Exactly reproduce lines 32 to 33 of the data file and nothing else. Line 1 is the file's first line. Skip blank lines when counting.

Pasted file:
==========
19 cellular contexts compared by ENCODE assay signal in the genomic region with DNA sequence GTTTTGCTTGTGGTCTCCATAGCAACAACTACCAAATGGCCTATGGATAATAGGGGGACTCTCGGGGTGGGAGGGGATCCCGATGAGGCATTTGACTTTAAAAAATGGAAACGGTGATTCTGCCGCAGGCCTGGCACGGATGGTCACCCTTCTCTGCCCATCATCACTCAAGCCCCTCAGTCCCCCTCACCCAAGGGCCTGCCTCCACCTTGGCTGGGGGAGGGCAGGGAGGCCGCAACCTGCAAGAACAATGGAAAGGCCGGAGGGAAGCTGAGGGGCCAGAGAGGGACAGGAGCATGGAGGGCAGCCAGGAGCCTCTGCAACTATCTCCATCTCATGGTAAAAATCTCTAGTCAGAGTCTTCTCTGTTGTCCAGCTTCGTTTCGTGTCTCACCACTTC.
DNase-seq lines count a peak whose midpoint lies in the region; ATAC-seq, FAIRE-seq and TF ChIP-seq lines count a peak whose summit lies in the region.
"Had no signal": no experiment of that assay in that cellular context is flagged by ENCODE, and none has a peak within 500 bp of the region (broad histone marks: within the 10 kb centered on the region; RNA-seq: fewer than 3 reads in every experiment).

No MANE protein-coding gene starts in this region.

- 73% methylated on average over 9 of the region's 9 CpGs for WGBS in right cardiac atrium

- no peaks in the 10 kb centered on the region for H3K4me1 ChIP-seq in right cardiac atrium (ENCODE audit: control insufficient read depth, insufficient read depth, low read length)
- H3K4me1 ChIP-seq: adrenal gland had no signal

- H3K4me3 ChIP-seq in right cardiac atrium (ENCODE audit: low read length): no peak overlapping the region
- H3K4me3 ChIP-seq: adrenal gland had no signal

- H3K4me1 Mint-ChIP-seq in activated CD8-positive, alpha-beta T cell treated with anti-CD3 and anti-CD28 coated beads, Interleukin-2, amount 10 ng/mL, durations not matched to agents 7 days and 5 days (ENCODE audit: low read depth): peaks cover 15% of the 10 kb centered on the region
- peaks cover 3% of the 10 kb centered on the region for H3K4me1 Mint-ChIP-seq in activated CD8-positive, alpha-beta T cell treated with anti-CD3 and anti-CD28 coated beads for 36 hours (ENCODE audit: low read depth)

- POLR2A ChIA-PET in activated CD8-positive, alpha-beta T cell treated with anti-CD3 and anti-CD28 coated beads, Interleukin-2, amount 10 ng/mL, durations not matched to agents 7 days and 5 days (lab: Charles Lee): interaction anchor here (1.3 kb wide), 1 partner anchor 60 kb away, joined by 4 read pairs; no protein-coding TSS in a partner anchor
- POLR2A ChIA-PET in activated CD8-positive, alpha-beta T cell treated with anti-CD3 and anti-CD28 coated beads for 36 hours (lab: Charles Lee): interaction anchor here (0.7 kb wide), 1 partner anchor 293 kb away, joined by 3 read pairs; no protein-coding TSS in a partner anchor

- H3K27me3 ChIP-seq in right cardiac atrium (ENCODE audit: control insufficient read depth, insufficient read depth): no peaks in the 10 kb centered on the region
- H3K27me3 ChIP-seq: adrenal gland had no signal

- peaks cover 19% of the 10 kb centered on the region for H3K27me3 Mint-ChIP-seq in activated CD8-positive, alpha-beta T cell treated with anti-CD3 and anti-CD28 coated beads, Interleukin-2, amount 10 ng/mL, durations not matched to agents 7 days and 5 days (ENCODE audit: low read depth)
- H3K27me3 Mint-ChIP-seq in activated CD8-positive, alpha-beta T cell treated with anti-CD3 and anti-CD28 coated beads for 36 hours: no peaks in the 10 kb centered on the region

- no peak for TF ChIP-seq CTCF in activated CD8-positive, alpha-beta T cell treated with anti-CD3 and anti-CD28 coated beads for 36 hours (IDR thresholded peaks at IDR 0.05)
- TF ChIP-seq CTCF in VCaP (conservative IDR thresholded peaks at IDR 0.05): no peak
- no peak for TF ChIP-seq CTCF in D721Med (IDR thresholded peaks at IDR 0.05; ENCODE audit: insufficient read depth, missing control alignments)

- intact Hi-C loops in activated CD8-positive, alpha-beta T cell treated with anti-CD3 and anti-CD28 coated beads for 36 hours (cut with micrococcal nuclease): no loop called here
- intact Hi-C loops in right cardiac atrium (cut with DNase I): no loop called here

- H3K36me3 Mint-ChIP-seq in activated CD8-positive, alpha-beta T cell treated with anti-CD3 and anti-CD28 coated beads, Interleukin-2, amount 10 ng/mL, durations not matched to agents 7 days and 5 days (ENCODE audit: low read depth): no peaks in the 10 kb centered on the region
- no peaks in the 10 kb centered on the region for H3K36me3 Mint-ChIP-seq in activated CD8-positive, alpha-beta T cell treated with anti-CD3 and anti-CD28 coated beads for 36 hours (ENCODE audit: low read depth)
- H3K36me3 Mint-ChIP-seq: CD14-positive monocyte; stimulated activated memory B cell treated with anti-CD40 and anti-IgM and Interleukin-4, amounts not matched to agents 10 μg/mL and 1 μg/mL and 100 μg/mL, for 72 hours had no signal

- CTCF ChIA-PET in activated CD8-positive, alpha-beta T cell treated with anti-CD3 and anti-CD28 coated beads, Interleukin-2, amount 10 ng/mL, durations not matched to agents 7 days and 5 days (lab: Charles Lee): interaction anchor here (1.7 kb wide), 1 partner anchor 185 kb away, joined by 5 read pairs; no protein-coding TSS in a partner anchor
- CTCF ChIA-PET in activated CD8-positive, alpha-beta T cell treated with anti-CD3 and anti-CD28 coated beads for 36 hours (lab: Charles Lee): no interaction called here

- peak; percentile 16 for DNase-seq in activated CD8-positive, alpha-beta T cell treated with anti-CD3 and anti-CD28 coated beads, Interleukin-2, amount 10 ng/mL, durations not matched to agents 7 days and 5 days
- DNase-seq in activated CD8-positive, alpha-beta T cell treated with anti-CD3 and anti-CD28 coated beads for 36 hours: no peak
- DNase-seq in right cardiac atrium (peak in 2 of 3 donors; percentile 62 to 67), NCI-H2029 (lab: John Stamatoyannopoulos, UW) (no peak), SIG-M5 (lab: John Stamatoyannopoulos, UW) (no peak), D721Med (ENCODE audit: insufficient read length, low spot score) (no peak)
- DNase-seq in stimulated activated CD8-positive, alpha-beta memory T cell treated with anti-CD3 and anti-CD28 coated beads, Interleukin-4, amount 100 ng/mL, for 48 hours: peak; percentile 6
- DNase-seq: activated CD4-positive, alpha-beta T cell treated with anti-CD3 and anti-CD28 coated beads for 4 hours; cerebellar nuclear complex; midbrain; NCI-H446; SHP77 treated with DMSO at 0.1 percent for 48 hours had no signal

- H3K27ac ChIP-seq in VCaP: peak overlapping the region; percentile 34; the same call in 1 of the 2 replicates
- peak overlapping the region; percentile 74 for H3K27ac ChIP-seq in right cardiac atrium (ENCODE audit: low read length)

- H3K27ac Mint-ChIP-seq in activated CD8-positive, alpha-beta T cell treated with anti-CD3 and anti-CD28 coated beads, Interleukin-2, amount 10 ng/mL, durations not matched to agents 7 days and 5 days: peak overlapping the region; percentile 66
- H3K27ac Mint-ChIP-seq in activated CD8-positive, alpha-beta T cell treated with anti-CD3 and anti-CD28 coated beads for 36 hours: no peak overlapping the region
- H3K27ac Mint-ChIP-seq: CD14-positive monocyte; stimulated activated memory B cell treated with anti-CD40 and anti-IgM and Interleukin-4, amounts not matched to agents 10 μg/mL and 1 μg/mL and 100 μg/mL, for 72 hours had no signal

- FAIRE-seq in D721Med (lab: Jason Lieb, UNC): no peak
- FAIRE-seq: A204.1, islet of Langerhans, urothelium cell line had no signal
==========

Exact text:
- DNase-seq: activated CD4-positive, alpha-beta T cell treated with anti-CD3 and anti-CD28 coated beads for 4 hours; cerebellar nuclear complex; midbrain; NCI-H446; SHP77 treated with DMSO at 0.1 percent for 48 hours had no signal

- H3K27ac ChIP-seq in VCaP: peak overlapping the region; percentile 34; the same call in 1 of the 2 replicates